The idea that something could be amusing because it was corny or ridiculous was essential to Pop and its allied aesthetic, camp; this was also the approach employed in producing the program. Some fans of the comic books were annoyed, but they were a minority compared with millions of adults who enjoyed feeling sophisticated, and millions of kids who didn't know or care that they were watching a spoof. And there was plenty to entertain them: the show had expensive sets, brightly colored costumes, a rocking theme song (by Neal Hefti), and lots of gaudy gadgets. Of these, the most memorable was the Batmobile, created for the show by car customizer George Barris.
Still, it was the characters that made Batman a success, and actor Cesar Romero recalls being told by the producer that "the important characters were the villains." Romero was a hit as the Joker, even if his white clown makeup had to be slathered over the mustache he refused to shave. The bad guy who appeared most often during the show's 120 episodes was Burgess Meredith as the Penguin. "It was kind of a trendy thing to do at the time," he said, but in fact he and Romero were among the first to battle Batman, and the show became fashionable only after their trend-setting performances. "I love the original crew of villains," said Bob Kane, including among their number Julie Newmar, who as Catwoman invested her role with an inimitable ironic eroticism. She was persuaded to take the part by her younger brother, a student at Harvard, and she credits some of her success to a Lurex costume that "had a kind of elasticity to it, so it gave where it was supposed to."
Dennis O'Neil, just beginning to hit his stride in comics, had worked with Giordano at a small publisher called Charlton and was part of a group Giordano had brought with him when he was hired by DC. Comics eventually turned out to be the mainstay of O'Neil's career, but that wasn't part of his plan. "It was one of a number of things that I did as a freelance writer," he said. He thought of himself primarily as a journalist, and one of his strengths as a writer was his ability to make his stories seem like significant events and not just entertainments. This talent was especially notable later in 1970, when O'Neil and Neal Adams embarked on a groundbreaking series of stories that forced flagging heroes Green Lantern and Green Arrow to confront topical issues of the day, including racism and drug use.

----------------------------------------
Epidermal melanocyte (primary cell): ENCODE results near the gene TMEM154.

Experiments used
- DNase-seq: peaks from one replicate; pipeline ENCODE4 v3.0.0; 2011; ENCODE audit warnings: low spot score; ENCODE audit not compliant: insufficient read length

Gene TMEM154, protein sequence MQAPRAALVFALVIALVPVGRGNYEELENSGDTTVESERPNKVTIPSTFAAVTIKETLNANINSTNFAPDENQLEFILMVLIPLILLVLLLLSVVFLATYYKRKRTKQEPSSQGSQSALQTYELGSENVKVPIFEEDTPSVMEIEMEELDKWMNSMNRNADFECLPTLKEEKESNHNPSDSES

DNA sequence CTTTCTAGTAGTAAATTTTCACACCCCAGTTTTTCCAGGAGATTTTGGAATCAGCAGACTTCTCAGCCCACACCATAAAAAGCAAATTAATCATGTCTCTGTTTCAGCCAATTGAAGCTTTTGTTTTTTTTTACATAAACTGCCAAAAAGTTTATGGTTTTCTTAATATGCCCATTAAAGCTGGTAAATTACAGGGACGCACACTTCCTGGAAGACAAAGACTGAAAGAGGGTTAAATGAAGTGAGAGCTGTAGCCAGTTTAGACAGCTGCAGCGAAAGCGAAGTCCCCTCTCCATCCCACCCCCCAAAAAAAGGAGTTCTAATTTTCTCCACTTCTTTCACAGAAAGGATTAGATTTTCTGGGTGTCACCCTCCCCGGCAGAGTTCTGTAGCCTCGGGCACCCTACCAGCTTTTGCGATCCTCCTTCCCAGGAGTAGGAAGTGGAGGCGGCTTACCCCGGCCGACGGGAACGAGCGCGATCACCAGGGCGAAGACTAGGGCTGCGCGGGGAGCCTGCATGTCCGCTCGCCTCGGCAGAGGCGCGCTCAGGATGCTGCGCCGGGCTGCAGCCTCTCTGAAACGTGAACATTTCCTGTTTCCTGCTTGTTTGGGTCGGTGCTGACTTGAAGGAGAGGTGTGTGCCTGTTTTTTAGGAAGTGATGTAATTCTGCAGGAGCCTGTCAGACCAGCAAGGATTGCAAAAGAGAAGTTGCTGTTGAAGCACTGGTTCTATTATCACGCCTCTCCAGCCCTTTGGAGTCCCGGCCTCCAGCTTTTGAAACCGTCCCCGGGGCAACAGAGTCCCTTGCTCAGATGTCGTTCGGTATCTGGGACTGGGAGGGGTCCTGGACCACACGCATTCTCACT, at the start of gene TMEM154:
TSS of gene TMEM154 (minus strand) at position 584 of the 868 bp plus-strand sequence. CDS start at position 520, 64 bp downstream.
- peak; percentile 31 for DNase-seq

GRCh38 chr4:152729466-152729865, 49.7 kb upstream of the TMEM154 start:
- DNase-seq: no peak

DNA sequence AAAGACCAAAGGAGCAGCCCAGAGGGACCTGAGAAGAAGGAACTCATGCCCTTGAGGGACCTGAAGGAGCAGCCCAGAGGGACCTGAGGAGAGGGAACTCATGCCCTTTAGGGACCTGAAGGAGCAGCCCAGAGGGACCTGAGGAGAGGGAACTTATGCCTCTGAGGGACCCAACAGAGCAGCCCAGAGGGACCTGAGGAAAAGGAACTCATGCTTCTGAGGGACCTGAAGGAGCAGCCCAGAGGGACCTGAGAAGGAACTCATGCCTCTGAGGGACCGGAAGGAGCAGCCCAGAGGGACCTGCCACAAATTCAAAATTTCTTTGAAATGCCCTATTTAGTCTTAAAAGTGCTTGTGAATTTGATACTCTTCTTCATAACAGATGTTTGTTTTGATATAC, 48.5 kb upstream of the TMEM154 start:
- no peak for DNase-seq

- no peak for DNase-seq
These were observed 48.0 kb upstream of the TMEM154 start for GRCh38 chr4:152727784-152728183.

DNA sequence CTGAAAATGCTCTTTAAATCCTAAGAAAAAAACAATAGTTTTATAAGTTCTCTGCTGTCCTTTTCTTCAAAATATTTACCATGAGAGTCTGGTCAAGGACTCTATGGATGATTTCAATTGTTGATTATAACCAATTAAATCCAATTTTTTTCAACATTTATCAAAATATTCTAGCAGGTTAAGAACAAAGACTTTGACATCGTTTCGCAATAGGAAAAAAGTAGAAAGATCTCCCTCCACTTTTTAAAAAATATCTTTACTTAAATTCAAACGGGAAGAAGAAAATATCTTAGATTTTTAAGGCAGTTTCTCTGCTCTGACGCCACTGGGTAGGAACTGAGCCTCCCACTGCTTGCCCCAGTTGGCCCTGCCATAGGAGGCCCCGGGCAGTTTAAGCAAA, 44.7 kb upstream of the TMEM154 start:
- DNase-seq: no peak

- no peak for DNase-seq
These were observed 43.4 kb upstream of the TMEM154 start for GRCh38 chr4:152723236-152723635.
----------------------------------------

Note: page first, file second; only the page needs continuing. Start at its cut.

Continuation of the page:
No attempt was made to send an editorial message when O'Neil started on Batman, however. "It was just pure storytelling," he said, "just melodrama, and it didn't have any pretensions to anything else." O'Neil was born in the same month and year when Batman made his debut, which, he admits, "spooks the hell out of me when I think about it," especially in light of the impact the character eventually had on his life. After taking the Batman assignment, he studied comics that had been published when he was still a baby, in search of clues for creating a modern Batman. "We talked a lot, and it just came out that we wanted to go back to the way it used to be," said Julius Schwartz.
"Denny's writing style and my art style seemed to mesh perfectly," recalled Neal Adams. "We agreed on almost every detail of Batman's character. It was in 'The Secret of the Waiting Graves' that we first experimented, set the tone, and pointed the way." This story, for Detective Comics #395 (January 1970), presented Batman as a fish out of water, caught up in a Mexican horror tale about a wealthy couple who seek eternal life but end up crumbling into dust. This was a long way from Batgirl and the Batmobile, but, O'Neil said, "I'm sure we didn't give that a second's thought. I just wanted to make it Gothic and spooky. I was being influenced by writers like Lovecraft and Poe, and I didn't think about Gotham City."